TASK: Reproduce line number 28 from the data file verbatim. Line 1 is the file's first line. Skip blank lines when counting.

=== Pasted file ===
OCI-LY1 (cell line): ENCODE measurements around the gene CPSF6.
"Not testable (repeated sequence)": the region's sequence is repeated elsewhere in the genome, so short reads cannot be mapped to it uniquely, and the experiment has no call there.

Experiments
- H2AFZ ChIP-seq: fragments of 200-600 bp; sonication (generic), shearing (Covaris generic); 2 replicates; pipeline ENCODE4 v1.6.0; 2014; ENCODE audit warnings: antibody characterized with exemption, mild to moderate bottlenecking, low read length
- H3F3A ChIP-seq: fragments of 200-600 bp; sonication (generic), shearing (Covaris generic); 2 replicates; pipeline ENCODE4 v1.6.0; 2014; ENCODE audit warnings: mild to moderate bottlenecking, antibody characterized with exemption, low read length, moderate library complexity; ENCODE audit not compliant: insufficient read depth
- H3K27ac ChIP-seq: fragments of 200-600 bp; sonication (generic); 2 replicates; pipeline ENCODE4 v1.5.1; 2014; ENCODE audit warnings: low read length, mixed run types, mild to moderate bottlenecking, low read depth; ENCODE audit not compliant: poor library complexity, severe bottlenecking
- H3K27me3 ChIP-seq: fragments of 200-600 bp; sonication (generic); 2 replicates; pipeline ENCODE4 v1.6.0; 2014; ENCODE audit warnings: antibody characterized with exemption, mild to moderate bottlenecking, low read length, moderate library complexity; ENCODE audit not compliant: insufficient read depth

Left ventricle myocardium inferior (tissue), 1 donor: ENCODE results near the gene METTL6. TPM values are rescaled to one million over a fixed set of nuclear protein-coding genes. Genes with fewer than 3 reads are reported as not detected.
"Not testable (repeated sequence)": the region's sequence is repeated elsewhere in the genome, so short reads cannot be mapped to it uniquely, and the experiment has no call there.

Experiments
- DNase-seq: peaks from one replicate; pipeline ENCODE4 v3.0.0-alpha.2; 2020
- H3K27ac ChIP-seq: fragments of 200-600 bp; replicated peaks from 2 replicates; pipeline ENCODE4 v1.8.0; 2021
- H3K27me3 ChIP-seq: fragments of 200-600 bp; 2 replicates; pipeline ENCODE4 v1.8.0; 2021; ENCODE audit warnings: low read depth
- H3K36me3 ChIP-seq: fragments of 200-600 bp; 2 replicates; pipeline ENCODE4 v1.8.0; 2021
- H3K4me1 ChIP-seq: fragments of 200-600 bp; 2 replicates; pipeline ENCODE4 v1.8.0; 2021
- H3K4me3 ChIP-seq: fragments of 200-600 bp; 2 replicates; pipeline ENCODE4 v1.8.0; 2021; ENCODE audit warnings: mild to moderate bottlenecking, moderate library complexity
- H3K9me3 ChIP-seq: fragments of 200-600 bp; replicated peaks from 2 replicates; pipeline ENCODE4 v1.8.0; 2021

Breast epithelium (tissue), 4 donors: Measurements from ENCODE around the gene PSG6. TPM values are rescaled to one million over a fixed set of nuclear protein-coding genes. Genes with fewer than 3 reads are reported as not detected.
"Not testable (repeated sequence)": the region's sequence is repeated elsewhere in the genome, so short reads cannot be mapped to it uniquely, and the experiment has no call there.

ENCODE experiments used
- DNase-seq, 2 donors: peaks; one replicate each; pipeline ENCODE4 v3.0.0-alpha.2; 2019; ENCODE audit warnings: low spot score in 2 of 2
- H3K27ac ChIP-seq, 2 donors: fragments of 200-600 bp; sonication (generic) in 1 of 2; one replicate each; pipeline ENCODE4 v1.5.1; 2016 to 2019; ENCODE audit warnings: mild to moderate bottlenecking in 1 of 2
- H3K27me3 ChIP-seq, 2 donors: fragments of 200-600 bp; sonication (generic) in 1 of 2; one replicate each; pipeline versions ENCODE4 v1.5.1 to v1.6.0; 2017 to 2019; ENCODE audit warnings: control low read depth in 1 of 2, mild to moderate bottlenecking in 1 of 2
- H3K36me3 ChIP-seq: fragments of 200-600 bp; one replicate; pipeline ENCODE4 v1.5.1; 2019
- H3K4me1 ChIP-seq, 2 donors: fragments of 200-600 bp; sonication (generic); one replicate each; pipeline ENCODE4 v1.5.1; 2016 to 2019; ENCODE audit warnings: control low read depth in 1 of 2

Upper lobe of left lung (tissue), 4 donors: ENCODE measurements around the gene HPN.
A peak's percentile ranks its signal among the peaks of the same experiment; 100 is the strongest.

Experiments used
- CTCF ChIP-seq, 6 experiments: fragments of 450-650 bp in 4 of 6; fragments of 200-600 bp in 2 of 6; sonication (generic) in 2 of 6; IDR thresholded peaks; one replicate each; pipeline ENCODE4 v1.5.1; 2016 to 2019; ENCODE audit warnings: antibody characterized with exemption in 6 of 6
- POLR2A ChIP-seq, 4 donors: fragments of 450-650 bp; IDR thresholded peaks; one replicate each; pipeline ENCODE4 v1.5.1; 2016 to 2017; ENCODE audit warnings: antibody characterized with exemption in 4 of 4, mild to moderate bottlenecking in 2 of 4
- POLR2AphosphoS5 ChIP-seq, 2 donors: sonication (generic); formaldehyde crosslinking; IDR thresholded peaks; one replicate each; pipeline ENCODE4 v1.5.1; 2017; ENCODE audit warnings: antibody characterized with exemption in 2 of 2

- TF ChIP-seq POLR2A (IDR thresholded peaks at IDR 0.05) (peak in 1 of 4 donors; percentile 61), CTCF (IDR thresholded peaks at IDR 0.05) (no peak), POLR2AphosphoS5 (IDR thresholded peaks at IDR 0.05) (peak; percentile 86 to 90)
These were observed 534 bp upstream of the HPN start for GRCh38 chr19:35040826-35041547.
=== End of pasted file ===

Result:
Experiments used